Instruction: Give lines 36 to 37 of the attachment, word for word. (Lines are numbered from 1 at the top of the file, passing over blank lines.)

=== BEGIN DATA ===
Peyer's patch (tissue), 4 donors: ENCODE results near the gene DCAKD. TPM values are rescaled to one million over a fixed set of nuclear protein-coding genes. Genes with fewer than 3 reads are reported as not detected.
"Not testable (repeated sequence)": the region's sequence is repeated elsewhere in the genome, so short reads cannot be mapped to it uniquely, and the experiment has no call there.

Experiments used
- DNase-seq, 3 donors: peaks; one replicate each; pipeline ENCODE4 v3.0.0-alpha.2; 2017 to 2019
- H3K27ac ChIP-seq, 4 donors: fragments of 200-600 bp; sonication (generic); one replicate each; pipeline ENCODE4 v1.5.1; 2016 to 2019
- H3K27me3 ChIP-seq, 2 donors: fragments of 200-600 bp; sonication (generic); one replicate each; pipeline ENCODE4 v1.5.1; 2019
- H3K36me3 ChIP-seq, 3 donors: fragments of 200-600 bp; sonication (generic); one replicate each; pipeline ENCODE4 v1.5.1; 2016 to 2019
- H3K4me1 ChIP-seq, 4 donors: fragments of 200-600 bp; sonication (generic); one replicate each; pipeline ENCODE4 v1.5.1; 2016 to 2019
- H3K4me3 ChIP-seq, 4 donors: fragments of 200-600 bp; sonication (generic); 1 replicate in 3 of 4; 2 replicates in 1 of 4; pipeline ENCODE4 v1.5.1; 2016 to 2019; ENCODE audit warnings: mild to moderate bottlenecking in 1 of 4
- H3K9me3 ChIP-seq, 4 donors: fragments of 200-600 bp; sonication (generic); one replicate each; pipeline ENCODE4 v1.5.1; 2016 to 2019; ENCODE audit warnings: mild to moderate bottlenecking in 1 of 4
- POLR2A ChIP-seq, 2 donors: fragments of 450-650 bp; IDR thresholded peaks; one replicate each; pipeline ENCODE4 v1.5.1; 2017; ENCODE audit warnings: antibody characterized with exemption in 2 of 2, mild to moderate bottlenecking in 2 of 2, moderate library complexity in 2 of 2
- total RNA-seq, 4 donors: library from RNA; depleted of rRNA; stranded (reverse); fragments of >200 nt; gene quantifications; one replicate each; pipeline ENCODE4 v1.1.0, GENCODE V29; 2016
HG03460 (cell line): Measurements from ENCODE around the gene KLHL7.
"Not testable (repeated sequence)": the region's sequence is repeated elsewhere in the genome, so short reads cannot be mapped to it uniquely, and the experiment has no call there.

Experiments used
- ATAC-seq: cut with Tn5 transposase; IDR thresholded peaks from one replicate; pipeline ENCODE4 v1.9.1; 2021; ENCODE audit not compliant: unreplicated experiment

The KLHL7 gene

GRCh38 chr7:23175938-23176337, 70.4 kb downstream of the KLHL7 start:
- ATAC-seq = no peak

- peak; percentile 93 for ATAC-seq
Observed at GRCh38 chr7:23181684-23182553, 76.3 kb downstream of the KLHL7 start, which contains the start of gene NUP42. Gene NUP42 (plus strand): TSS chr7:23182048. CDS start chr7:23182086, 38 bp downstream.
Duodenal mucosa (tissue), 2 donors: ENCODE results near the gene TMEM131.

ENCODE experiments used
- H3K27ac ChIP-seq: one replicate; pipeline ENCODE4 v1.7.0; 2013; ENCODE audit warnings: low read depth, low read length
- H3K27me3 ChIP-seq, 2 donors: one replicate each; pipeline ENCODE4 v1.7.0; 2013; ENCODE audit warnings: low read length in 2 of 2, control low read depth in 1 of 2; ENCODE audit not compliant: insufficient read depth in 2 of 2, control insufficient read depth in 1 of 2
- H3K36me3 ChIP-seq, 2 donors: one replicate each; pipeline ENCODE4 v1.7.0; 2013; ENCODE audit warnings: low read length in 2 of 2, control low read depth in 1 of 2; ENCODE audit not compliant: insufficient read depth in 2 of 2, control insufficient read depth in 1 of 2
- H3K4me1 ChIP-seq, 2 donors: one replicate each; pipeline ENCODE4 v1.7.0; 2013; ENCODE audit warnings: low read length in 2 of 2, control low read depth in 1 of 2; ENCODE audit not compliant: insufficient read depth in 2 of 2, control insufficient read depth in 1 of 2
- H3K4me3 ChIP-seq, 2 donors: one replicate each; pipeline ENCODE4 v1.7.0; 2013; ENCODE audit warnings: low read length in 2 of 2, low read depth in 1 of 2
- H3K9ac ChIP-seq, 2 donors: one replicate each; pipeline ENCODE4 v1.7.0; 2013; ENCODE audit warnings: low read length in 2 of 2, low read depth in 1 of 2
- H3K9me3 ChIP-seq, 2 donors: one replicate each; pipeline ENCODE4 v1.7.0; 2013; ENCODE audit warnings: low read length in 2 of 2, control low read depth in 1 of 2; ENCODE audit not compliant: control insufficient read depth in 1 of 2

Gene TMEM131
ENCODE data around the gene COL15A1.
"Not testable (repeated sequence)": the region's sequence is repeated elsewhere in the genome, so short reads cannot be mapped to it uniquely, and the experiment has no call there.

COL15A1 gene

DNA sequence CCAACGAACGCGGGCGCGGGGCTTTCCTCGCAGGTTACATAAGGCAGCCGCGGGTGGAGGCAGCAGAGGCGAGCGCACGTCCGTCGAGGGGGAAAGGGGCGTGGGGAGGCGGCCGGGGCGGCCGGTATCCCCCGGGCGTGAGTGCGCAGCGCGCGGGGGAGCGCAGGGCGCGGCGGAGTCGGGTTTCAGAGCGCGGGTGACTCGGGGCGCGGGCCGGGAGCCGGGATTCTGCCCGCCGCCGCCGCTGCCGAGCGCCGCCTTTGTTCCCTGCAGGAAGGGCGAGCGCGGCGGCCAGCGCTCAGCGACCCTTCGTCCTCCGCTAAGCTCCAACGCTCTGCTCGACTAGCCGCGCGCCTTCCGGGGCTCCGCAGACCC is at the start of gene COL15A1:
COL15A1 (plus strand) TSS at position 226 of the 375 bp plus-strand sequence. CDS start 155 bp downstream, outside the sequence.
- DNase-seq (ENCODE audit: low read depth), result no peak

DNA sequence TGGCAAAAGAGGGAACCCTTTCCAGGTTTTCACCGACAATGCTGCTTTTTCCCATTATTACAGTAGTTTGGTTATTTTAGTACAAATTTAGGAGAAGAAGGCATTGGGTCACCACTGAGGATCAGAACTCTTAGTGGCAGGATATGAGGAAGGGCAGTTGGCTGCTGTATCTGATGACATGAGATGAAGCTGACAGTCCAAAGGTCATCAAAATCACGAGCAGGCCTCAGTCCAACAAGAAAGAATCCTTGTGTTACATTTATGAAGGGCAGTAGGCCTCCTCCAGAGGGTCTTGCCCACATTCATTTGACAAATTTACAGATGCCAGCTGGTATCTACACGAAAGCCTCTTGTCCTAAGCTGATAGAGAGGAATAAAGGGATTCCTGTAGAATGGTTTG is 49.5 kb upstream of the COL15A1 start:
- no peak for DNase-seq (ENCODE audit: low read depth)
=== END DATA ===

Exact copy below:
COL15A1 (plus strand) TSS at position 226 of the 375 bp plus-strand sequence. CDS start 155 bp downstream, outside the sequence.
- DNase-seq (ENCODE audit: low read depth), result no peak